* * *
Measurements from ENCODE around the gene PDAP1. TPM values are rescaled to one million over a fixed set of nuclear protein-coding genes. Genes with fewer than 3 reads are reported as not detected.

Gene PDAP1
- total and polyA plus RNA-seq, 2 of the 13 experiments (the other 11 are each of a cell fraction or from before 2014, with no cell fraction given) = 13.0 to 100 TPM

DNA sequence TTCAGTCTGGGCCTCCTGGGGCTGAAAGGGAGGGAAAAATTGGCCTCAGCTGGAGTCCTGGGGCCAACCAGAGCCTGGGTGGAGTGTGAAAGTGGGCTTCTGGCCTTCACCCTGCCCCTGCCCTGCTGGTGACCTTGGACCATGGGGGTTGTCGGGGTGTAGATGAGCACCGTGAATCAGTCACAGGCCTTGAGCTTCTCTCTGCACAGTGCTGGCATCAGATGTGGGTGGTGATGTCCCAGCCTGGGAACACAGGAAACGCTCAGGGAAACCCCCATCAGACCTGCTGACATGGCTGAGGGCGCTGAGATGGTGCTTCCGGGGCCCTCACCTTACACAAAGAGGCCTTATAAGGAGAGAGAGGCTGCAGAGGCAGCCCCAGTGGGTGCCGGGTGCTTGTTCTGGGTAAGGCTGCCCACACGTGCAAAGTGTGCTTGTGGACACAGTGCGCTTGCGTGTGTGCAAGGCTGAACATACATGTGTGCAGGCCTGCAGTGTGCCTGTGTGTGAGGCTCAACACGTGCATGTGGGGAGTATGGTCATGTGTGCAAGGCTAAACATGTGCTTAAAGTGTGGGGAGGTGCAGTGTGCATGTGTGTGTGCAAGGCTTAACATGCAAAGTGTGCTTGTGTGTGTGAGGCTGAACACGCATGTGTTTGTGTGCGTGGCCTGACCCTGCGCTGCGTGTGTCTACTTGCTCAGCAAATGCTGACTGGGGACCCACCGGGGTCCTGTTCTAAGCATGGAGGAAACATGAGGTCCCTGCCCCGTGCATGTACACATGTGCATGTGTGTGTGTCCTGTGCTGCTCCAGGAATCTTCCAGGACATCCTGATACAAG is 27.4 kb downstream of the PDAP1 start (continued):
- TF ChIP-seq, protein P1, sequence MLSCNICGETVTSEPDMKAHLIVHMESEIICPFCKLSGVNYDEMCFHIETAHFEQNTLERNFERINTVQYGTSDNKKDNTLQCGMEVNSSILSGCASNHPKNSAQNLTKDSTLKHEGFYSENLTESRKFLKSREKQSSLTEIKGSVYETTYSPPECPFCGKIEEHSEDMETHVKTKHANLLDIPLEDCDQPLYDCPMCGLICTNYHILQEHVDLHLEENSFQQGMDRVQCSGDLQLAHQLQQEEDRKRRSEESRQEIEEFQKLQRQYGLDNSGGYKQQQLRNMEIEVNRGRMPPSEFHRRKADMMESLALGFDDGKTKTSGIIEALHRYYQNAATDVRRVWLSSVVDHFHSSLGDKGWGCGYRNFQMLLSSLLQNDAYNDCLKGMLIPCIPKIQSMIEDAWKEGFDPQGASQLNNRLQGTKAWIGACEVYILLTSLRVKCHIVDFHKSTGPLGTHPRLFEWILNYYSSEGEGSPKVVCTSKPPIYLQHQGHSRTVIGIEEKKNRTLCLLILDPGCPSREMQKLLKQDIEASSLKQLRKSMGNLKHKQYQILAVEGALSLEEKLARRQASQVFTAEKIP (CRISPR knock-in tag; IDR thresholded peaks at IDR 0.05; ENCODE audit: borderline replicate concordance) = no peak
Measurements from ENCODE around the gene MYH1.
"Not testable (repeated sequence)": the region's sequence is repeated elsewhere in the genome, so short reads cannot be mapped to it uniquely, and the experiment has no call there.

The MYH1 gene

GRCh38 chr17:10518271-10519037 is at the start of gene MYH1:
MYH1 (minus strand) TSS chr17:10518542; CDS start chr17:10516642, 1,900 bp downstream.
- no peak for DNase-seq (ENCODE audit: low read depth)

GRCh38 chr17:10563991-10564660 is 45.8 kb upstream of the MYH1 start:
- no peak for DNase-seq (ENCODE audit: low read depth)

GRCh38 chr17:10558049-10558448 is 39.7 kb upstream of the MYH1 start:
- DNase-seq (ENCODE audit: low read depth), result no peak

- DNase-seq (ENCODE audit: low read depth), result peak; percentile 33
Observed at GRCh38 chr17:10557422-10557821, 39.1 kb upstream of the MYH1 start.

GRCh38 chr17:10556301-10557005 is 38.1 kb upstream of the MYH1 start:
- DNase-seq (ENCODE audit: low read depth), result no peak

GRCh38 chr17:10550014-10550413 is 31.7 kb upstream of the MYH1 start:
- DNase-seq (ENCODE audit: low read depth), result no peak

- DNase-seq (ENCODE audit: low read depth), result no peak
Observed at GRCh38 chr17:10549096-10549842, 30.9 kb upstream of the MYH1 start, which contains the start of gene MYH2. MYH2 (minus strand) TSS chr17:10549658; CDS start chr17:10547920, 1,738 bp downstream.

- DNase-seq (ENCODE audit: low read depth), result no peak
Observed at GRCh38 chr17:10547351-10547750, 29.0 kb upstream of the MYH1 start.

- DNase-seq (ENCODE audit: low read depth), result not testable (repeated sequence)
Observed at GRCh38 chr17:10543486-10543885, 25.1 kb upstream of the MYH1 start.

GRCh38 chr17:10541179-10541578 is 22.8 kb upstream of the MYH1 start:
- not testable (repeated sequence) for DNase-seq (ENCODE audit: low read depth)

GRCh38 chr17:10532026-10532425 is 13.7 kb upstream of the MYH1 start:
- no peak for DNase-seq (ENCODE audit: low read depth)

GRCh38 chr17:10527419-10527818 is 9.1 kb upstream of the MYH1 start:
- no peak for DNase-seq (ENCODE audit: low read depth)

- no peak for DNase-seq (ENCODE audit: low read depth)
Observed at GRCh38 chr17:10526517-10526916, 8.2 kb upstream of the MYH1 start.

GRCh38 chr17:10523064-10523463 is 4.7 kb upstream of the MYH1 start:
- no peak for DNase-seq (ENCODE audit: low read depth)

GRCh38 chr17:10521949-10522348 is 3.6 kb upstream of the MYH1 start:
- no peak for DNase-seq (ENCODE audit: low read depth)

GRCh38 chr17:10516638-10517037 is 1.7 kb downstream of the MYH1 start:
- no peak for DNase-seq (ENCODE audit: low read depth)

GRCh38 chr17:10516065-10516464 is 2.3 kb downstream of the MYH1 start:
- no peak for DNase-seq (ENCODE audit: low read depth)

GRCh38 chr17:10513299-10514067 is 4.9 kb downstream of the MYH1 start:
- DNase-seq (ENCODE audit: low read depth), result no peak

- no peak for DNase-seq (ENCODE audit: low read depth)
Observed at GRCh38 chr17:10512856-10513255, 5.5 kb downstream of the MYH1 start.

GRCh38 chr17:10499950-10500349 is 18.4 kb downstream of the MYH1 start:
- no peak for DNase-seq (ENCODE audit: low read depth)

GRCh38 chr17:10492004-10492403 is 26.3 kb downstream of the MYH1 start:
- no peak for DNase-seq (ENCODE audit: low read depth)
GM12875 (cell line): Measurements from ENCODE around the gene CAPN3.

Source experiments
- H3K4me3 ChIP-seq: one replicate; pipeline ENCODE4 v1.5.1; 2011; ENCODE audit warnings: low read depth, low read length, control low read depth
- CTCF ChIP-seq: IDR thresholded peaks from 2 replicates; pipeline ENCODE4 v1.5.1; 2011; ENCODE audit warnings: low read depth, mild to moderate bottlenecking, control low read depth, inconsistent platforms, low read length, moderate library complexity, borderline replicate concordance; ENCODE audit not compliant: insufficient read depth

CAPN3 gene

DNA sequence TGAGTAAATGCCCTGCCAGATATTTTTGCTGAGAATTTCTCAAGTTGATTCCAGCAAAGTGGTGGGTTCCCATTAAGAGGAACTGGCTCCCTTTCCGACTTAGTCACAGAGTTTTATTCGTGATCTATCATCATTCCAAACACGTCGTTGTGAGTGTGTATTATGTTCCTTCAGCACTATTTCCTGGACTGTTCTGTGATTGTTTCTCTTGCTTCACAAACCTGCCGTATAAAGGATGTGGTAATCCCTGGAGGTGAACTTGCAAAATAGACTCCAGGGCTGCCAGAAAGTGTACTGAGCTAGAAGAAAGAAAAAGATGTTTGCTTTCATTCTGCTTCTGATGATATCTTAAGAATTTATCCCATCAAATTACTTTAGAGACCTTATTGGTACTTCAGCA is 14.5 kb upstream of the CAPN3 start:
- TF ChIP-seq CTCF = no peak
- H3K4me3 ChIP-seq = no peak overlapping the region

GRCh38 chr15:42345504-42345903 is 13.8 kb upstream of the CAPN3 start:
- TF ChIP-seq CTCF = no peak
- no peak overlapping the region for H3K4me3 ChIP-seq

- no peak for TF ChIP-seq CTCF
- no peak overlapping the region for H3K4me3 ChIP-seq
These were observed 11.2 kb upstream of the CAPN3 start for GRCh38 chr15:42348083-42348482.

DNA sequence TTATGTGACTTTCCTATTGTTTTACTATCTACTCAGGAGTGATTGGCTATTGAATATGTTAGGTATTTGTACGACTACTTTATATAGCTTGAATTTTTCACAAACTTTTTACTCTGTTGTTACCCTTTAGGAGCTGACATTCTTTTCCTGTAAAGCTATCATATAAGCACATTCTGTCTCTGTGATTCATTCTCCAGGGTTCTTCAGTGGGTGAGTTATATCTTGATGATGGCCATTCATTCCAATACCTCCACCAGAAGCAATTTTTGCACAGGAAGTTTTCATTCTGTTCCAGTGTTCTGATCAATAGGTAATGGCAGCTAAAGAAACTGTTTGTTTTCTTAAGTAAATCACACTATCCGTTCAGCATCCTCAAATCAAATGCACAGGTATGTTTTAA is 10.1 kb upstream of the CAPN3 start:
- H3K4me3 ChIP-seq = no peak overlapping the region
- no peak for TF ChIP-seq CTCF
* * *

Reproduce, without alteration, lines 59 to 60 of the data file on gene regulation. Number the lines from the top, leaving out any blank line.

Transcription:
- H3K4me3 ChIP-seq = no peak overlapping the region

GRCh38 chr15:42345504-42345903 is 13.8 kb upstream of the CAPN3 start: